New Jersey’s new push to sue people and companies responsible for pollution has environmental groups applauding and business interests raising questions and concerns.
After two terms of Republican Chris Christie, Democratic Gov. Phil Murphy’s administration announced last week that it would resume pursuing natural resources damages in cases that resulted in contamination in New Jersey. The state has a long history of industrialization as well as contamination; it has more Superfund sites – land contaminated by hazardous waste and marked for cleanup due to its health risks – than any other state.
Attorney General Gurbir Grewal announced a half-dozen new lawsuits and said Christie’s administration didn’t pursue any such new suits over eight years. Christie did, however, reach the biggest such settlement in state history in a case he inherited, agreeing to accept $225 million from ExxonMobil over polluted sites in Bayonne and Linden, as well as retail gas stations across the state.
The so-called natural resource damages cases are distinct from the responsibility that property owners carry to remediate contaminated sites. The cash the state recovers in the damages cases is aimed at compensating the public for the loss of the use of land because of pollution. But even if no such money is recovered, responsible parties are still required by law to pay for cleanup.
Environmental activists add that the money must also be used to restore polluted sites so the public can use them again.
It’s an important distinction, business groups say, because otherwise it could seem as if corporations had not been paying for cleanups.
“I’m a little bit worried when the public reads this they sort of think this is going against companies that are actively out there (violating the law),” said Dennis Hart, the executive director of the state’s Chemistry Council, which reviews regulations for their effect on manufacturing in the state. “I worry about the message the public hears.”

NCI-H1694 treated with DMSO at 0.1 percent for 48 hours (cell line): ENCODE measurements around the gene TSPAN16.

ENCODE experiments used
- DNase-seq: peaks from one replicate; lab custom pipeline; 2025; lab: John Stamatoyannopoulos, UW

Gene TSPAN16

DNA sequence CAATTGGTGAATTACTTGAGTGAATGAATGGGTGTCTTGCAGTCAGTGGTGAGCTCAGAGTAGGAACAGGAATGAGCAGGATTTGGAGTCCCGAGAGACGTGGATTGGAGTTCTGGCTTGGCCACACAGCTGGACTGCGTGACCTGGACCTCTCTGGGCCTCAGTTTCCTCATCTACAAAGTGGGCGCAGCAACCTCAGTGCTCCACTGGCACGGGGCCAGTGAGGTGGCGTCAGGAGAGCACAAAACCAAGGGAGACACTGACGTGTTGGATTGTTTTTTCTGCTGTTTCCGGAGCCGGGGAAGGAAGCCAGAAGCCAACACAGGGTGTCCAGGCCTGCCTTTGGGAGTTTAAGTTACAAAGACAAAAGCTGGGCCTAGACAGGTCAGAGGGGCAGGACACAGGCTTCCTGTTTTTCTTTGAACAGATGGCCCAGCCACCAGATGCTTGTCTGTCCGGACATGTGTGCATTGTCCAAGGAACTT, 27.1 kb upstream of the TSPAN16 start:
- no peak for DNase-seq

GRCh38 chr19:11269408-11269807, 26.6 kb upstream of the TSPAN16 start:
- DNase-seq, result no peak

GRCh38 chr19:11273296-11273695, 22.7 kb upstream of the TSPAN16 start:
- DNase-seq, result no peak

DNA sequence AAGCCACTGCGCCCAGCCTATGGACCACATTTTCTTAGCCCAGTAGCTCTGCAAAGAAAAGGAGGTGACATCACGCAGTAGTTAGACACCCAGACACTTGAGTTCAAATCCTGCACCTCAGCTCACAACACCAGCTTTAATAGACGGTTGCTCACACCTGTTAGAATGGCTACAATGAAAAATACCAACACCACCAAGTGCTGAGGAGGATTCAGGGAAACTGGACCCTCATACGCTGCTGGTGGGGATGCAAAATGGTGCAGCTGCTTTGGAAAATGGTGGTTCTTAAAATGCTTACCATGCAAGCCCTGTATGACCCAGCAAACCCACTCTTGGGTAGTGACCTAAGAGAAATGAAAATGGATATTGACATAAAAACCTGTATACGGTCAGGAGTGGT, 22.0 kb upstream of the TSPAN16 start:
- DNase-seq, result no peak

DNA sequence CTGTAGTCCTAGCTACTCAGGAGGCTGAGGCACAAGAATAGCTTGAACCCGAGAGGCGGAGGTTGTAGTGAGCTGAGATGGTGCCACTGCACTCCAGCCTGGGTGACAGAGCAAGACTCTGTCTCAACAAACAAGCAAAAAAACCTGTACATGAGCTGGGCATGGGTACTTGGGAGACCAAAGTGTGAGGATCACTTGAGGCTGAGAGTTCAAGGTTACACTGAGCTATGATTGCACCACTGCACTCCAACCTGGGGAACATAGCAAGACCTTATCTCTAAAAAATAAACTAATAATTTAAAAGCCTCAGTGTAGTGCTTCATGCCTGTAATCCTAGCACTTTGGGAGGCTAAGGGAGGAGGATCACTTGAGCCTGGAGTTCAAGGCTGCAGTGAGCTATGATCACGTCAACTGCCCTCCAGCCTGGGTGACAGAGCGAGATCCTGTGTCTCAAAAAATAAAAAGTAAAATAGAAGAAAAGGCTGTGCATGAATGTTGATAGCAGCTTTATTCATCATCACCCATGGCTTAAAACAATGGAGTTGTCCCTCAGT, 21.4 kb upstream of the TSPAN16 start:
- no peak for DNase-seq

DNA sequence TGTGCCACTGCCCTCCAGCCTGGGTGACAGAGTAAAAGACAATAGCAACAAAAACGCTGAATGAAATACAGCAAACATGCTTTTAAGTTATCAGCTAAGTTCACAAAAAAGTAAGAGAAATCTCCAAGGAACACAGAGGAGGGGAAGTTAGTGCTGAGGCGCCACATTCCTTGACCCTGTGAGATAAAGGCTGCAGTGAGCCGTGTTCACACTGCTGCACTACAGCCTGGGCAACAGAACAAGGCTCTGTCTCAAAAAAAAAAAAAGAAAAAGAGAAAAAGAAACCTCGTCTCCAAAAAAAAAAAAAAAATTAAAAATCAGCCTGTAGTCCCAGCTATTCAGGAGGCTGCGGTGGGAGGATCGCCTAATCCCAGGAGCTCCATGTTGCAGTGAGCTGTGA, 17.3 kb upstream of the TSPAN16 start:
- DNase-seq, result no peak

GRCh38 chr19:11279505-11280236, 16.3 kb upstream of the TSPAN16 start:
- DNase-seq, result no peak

Michele Siekerka, who heads the New Jersey Business and Industry Association, stressed that companies want to be “environmental stewards” and that enforcement like the kind Grewal and Murphy proposed should be used for “egregious bad actors.”
But she raised concerns that too much government red tape could hurt businesses.
“Overzealous enforcement or looking for ‘gotchas’ in a morass of sometimes complex regulations can cause unnecessary burdens on well-intended companies,” she said.
That’s just the issue, say environmental organizations: Under the previous administration, there wasn’t enough enforcement of the state’s strict pollution laws.
“This is the end of the era of inaction,” said Doug O’Malley, the state director of Environment New Jersey.
Tim Dillingham, executive director of the American Littoral Society, said that the message to in the previous administration was “aggressively pro-business,” while Murphy is embracing a discretionary tool that the state’s laws make available to law enforcement – the ability to pursue damages.
Under Christie, New Jersey’s contaminated sites in fact underwent cleanups, and while Christie didn’t pursue new natural resources damages cases, the administration settled deals for hundreds of millions of dollars.
As for what’s next, Democratic Sen. Bob Smith, who chairs the Environment and Energy Committee, has tasked four people – two environmentalists and two business representatives – to look into natural resources damages.
The report is expected sometime in the fall and could be followed by additional legislation.
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